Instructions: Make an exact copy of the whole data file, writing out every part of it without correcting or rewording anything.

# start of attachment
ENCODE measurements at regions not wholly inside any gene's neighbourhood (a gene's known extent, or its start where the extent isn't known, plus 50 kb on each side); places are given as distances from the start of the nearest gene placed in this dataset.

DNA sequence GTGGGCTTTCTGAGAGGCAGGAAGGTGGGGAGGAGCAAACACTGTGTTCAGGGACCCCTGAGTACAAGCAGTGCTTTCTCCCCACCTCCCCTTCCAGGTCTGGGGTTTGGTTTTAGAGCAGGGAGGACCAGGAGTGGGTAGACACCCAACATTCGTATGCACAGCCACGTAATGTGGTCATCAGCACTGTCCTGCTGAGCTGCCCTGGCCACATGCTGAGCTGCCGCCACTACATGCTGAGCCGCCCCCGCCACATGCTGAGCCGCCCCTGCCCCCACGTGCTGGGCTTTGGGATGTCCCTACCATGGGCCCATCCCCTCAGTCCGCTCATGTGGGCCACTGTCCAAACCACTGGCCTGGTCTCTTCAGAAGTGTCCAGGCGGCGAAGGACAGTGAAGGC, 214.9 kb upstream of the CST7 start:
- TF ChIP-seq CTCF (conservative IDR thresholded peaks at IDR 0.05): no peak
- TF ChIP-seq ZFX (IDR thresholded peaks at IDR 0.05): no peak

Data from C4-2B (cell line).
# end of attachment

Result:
ENCODE measurements at regions not wholly inside any gene's neighbourhood (a gene's known extent, or its start where the extent isn't known, plus 50 kb on each side); places are given as distances from the start of the nearest gene placed in this dataset.

DNA sequence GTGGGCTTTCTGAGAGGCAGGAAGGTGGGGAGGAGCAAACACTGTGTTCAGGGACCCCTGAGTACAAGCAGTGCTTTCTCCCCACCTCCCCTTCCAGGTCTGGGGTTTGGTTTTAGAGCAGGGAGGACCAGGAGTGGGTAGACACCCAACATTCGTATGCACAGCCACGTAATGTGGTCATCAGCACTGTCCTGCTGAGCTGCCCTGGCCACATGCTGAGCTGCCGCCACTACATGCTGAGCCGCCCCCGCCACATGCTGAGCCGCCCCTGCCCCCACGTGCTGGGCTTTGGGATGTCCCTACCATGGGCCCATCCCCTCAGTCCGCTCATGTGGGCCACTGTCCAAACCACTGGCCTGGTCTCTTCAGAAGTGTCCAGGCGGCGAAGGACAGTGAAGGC, 214.9 kb upstream of the CST7 start:
- TF ChIP-seq CTCF (conservative IDR thresholded peaks at IDR 0.05): no peak
- TF ChIP-seq ZFX (IDR thresholded peaks at IDR 0.05): no peak

Data from C4-2B (cell line).